Looking back, my attraction to these scenes was, much like the encounters they portrayed, immediate and intense. I was not only captured by the careful choreography of bodies, the slow motions of the camera and the shifts in colour and light, often accompanied by pulsing soundtracks, I especially felt drawn to the way the private was set in the middle of a train station, highway or night club in motion. The alternate dimension evoked by eye contact existed right there in public, unnoticed yet real. Looking at these characters looking at each other taught me something about desire, not for the distances you might never arrive in, but for the near at hand, a skin so close to yours that being looked at already feels like being touched. “As soon as I desire I am asking to be considered,” writes Frantz Fanon. “I am not merely here-and-now, sealed into thingness. I am for somewhere else and for something else.” I have often thought of the somewhere else of desire as the golden hour between light and dark, always becoming and un-becoming as the night draws near. No cinematic universe seems to express the twilight zone of fading love more explicitly than the Before Sunrise trilogy, Richard Linklater’s portrayal of two strangers who meet on a train to Vienna and decide to spend the remaining hours of their trips together, only to lose sight of each other afterwards. Some of cinema’s great passions have to die very quietly, and could just as well have been a dream.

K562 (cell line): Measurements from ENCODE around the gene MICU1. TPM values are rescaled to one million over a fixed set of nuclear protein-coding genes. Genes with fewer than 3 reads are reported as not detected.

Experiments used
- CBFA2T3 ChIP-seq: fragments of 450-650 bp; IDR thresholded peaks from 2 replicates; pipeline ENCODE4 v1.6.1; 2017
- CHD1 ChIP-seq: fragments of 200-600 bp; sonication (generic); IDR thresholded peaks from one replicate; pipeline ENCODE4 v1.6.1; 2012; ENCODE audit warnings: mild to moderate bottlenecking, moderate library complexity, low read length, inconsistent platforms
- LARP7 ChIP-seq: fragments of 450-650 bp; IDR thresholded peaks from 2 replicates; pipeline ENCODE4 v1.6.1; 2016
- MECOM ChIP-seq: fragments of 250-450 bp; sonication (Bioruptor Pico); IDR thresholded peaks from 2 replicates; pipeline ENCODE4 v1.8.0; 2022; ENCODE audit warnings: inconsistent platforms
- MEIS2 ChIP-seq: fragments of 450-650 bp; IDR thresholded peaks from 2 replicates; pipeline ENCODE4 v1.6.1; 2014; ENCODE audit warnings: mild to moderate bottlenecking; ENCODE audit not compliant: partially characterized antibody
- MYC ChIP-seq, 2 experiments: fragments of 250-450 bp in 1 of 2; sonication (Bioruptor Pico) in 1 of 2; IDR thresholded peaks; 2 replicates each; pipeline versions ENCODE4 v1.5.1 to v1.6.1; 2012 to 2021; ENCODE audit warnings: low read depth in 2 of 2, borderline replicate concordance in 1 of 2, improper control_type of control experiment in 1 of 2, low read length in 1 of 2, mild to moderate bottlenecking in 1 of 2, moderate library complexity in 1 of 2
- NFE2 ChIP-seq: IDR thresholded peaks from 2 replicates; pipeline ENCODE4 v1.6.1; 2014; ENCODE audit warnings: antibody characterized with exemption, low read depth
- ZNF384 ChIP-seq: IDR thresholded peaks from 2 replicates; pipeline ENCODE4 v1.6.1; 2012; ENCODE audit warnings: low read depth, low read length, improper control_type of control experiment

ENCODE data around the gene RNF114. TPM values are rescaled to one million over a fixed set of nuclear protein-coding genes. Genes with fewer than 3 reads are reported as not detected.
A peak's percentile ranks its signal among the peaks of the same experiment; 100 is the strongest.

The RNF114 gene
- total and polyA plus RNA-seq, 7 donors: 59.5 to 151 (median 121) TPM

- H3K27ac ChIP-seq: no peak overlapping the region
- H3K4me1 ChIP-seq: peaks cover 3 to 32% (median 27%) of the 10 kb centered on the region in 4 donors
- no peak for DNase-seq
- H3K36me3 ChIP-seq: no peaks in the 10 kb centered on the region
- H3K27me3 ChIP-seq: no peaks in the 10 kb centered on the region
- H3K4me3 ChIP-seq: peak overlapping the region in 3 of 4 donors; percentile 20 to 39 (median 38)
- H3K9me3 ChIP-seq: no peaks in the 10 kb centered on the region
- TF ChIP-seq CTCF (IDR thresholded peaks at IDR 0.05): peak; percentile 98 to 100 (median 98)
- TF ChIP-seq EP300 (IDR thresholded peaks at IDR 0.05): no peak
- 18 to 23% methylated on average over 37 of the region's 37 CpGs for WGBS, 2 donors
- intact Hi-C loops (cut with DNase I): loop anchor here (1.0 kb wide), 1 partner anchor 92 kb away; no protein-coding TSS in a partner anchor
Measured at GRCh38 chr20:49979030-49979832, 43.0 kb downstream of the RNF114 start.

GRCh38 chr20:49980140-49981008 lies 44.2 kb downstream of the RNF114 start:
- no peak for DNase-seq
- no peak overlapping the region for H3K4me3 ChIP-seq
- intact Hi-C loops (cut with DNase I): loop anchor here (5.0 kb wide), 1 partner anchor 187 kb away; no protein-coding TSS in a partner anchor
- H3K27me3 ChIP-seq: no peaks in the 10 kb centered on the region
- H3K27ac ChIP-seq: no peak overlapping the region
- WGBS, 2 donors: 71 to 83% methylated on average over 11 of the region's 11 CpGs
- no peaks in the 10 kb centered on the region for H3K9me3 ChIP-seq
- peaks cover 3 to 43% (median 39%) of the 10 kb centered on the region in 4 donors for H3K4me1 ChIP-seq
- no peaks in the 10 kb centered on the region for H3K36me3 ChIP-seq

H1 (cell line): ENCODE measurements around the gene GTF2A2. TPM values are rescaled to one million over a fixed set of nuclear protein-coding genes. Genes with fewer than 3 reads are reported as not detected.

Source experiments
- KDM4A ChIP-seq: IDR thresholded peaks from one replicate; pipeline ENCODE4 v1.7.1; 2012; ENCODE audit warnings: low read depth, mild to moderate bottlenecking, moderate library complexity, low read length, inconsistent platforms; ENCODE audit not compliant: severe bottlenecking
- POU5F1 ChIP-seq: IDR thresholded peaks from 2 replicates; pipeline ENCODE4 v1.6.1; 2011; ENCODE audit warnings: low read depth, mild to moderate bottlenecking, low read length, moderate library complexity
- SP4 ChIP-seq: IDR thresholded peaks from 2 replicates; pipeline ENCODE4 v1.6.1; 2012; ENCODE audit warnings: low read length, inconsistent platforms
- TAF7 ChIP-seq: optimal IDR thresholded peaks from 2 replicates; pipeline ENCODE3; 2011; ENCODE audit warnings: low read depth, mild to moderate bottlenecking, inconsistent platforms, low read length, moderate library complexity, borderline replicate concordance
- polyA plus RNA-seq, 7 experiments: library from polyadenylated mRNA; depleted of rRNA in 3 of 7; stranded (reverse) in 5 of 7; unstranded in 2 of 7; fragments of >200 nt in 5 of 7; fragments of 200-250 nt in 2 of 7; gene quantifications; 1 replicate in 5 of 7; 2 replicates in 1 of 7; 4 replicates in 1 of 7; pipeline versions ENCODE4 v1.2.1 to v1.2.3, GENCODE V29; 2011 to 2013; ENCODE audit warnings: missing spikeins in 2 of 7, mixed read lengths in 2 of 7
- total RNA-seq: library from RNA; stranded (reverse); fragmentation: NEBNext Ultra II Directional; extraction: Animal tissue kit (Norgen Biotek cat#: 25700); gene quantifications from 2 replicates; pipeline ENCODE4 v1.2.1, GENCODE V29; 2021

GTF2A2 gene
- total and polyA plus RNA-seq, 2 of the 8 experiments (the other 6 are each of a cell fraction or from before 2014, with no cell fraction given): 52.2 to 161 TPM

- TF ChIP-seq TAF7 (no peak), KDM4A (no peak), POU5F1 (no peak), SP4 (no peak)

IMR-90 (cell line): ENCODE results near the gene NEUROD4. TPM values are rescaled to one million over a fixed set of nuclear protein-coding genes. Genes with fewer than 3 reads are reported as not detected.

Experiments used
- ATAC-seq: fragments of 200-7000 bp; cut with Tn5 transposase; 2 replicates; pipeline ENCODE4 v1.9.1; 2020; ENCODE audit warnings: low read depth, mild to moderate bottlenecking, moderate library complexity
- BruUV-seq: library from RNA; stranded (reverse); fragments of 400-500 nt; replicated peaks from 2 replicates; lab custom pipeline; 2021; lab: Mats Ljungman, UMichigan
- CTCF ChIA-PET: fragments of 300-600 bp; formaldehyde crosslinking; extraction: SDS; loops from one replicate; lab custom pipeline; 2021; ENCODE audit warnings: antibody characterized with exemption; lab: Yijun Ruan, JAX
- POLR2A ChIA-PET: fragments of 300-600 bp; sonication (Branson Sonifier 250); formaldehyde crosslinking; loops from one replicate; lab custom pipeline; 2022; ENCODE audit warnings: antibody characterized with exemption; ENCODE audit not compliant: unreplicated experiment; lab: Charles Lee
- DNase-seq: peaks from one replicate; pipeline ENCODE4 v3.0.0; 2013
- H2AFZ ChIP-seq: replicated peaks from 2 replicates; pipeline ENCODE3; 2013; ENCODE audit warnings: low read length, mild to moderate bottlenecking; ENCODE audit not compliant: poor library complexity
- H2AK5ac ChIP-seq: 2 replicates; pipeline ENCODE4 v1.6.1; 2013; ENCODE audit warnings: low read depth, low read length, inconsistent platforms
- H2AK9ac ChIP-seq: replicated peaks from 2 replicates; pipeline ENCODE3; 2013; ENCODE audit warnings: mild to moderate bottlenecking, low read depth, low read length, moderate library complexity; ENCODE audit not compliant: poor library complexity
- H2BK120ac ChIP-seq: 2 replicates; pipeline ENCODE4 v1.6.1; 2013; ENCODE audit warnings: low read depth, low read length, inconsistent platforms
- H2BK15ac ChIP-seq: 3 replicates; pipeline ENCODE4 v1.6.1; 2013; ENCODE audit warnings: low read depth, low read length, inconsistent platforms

The promise of love or the promise of danger: for many the proximity to others will include a certain reckoning with both. The act of looking as well as the distinction between public and private are, at the very least, highly gendered. When Laura Mulvey first coined the “male gaze,” it captured the deep-rooted, structural depiction of women and the world from a masculine perspective. “Men look at women, women watch themselves being looked at,” John Berger writes, thereby acknowledging how a woman, as both the surveyor and the surveyed, becomes an object of vision: a sight. Coupled with narratives of feminine vulnerability, a woman’s access to public space becomes a question not only of inhabiting it or not, but of not moving through that space alone. Which one do you want: femininity as domestication or as constrained mobility? The threat of violence has invaded my thoughts since I was a girl. With this in mind, I wonder if seeing the private manifesting itself in public offered me something else, another possibility. The acts of looking that cinema portrayed turned public space into something more intimate, where it became possible for the seen and the unseen, the forbidden and allowed, to appear simultaneously, if only for a moment. The golden hour must take place twice a day, and if we were to only open our eyes then, it could for a second be impossible to say if the world was moving towards the dark or the light. So we stand still at the in-between, and watch.
This text is part of a series of essays that looks at cinema through the lens of the senses.